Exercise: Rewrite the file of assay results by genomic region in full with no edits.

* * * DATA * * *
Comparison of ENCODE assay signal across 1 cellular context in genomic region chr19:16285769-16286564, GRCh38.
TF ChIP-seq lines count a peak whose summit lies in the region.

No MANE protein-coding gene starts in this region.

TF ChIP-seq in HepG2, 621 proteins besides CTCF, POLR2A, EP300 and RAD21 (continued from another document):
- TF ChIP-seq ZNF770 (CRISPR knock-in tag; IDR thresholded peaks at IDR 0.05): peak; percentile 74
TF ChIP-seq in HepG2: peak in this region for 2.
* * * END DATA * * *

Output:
Comparison of ENCODE assay signal across 1 cellular context in genomic region chr19:16285769-16286564, GRCh38.
TF ChIP-seq lines count a peak whose summit lies in the region.

No MANE protein-coding gene starts in this region.

TF ChIP-seq in HepG2, 621 proteins besides CTCF, POLR2A, EP300 and RAD21 (continued from another document):
- TF ChIP-seq ZNF770 (CRISPR knock-in tag; IDR thresholded peaks at IDR 0.05): peak; percentile 74
TF ChIP-seq in HepG2: peak in this region for 2.